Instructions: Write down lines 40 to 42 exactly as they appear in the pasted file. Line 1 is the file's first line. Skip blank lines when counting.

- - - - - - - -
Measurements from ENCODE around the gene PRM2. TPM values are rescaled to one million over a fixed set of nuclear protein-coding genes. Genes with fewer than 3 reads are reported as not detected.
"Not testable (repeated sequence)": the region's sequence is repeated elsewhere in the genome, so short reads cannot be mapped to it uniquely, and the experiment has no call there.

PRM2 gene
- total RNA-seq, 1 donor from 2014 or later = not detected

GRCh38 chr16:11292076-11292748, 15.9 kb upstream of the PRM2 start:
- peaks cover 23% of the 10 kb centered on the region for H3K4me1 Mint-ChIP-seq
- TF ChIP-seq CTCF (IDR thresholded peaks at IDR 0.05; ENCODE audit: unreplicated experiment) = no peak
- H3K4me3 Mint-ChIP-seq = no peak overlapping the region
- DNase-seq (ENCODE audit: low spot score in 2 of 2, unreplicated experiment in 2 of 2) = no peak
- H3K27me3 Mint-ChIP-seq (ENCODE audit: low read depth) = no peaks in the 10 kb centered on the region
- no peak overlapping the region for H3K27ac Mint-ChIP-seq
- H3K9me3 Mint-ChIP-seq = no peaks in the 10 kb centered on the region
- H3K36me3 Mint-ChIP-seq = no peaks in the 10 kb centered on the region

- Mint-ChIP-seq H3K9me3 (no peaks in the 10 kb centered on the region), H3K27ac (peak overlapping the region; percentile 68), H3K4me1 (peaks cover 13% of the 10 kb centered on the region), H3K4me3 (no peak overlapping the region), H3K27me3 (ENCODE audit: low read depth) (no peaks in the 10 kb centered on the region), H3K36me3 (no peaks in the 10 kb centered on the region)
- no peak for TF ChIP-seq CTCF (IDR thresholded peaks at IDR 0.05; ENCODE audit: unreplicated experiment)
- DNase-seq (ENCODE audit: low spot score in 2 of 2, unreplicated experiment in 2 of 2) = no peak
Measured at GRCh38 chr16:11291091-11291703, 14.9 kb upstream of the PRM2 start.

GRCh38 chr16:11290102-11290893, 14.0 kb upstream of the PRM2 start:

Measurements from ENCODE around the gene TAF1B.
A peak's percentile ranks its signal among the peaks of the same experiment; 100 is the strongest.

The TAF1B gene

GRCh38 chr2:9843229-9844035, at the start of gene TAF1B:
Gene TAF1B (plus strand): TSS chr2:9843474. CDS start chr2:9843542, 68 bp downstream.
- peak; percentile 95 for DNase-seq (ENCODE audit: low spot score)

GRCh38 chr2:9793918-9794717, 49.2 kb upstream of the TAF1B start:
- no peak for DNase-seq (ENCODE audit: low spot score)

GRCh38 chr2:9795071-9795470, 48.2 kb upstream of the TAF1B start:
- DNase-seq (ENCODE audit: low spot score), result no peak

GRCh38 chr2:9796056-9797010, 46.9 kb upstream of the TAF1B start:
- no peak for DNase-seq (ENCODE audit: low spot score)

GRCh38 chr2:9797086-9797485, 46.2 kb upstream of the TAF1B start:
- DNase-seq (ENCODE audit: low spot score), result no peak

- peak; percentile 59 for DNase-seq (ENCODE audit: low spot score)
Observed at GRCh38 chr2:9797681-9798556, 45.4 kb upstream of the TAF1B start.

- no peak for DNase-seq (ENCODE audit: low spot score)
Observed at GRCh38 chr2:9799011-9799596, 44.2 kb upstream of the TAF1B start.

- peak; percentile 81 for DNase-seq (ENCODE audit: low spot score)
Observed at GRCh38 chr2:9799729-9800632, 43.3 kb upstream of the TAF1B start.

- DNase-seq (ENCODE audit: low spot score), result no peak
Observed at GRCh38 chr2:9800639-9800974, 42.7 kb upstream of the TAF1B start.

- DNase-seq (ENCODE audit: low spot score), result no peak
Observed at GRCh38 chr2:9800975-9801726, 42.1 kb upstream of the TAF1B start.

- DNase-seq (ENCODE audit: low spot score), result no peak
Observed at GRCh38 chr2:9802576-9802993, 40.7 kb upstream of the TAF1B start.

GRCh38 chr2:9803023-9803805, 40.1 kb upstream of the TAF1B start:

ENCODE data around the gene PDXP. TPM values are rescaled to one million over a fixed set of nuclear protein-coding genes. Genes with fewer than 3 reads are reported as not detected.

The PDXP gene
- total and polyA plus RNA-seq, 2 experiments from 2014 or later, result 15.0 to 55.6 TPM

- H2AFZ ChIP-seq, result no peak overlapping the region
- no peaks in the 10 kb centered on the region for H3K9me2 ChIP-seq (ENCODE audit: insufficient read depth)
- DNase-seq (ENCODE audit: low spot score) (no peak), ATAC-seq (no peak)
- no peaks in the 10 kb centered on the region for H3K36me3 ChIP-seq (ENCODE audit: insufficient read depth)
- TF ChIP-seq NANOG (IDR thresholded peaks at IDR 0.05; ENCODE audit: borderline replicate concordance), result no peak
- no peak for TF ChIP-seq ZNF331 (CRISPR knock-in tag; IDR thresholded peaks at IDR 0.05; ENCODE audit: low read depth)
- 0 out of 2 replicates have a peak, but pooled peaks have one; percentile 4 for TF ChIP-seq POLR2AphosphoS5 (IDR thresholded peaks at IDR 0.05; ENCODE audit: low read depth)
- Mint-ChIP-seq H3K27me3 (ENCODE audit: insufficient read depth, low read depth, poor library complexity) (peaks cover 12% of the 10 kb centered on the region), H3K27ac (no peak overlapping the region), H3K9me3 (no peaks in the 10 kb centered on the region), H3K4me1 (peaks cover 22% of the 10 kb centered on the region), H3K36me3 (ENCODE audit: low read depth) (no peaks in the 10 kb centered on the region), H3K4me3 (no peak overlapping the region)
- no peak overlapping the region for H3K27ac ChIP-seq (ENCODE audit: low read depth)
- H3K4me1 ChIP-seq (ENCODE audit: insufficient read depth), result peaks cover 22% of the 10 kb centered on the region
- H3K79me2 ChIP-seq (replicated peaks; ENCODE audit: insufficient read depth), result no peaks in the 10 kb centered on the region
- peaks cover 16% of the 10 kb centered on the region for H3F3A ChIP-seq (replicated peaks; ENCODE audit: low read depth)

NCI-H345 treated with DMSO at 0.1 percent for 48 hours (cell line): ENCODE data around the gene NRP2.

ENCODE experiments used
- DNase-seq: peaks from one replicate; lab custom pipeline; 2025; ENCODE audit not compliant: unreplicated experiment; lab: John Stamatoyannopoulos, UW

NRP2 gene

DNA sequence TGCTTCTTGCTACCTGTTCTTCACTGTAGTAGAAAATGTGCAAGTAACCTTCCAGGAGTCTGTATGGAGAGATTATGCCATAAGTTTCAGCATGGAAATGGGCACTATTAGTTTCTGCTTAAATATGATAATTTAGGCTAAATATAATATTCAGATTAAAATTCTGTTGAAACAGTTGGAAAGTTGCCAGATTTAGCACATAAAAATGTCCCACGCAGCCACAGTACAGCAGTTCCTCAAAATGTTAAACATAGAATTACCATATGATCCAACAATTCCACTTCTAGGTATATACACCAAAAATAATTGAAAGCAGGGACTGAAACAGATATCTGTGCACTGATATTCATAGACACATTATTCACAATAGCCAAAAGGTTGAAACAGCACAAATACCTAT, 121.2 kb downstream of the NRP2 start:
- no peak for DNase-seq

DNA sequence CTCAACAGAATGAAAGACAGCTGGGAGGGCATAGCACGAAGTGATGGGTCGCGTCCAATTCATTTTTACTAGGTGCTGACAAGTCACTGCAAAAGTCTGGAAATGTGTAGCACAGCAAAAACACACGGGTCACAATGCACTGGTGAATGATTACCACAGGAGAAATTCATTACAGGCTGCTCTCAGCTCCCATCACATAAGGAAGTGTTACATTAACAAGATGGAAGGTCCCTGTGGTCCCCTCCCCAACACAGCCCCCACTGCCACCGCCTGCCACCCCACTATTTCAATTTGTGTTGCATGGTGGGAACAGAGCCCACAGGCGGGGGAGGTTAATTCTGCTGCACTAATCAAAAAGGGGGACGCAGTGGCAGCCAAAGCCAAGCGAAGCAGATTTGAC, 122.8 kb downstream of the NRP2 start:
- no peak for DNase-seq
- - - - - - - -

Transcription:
Observed at GRCh38 chr2:9800639-9800974, 42.7 kb upstream of the TAF1B start.

- DNase-seq (ENCODE audit: low spot score), result no peak
Observed at GRCh38 chr2:9800975-9801726, 42.1 kb upstream of the TAF1B start.